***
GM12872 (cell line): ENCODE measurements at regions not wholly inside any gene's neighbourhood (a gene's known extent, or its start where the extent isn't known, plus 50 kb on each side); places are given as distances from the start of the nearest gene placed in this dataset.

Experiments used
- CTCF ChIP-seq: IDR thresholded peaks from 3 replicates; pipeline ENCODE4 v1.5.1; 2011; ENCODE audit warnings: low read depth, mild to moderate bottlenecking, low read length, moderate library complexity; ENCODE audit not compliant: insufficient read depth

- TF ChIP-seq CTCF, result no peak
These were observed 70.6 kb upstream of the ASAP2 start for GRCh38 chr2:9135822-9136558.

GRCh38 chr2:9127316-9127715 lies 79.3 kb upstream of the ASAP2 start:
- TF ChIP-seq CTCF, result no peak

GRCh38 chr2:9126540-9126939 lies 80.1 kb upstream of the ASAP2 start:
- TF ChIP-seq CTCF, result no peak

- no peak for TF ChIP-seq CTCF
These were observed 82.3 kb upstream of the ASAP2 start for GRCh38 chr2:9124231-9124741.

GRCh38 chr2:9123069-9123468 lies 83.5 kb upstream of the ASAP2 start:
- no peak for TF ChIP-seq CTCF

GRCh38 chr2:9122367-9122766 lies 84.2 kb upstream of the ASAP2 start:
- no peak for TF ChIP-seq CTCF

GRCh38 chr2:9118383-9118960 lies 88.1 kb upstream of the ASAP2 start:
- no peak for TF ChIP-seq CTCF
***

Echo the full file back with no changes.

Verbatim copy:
GM12872 (cell line): ENCODE measurements at regions not wholly inside any gene's neighbourhood (a gene's known extent, or its start where the extent isn't known, plus 50 kb on each side); places are given as distances from the start of the nearest gene placed in this dataset.

Experiments used
- CTCF ChIP-seq: IDR thresholded peaks from 3 replicates; pipeline ENCODE4 v1.5.1; 2011; ENCODE audit warnings: low read depth, mild to moderate bottlenecking, low read length, moderate library complexity; ENCODE audit not compliant: insufficient read depth

- TF ChIP-seq CTCF, result no peak
These were observed 70.6 kb upstream of the ASAP2 start for GRCh38 chr2:9135822-9136558.

GRCh38 chr2:9127316-9127715 lies 79.3 kb upstream of the ASAP2 start:
- TF ChIP-seq CTCF, result no peak

GRCh38 chr2:9126540-9126939 lies 80.1 kb upstream of the ASAP2 start:
- TF ChIP-seq CTCF, result no peak

- no peak for TF ChIP-seq CTCF
These were observed 82.3 kb upstream of the ASAP2 start for GRCh38 chr2:9124231-9124741.

GRCh38 chr2:9123069-9123468 lies 83.5 kb upstream of the ASAP2 start:
- no peak for TF ChIP-seq CTCF

GRCh38 chr2:9122367-9122766 lies 84.2 kb upstream of the ASAP2 start:
- no peak for TF ChIP-seq CTCF

GRCh38 chr2:9118383-9118960 lies 88.1 kb upstream of the ASAP2 start:
- no peak for TF ChIP-seq CTCF